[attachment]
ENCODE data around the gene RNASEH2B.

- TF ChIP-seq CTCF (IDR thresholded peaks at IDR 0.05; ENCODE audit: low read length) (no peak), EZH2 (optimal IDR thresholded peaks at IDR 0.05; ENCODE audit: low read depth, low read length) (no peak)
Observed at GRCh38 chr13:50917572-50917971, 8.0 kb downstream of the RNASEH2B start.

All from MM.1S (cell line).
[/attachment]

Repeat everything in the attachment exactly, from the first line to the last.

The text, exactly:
ENCODE data around the gene RNASEH2B.

- TF ChIP-seq CTCF (IDR thresholded peaks at IDR 0.05; ENCODE audit: low read length) (no peak), EZH2 (optimal IDR thresholded peaks at IDR 0.05; ENCODE audit: low read depth, low read length) (no peak)
Observed at GRCh38 chr13:50917572-50917971, 8.0 kb downstream of the RNASEH2B start.

All from MM.1S (cell line).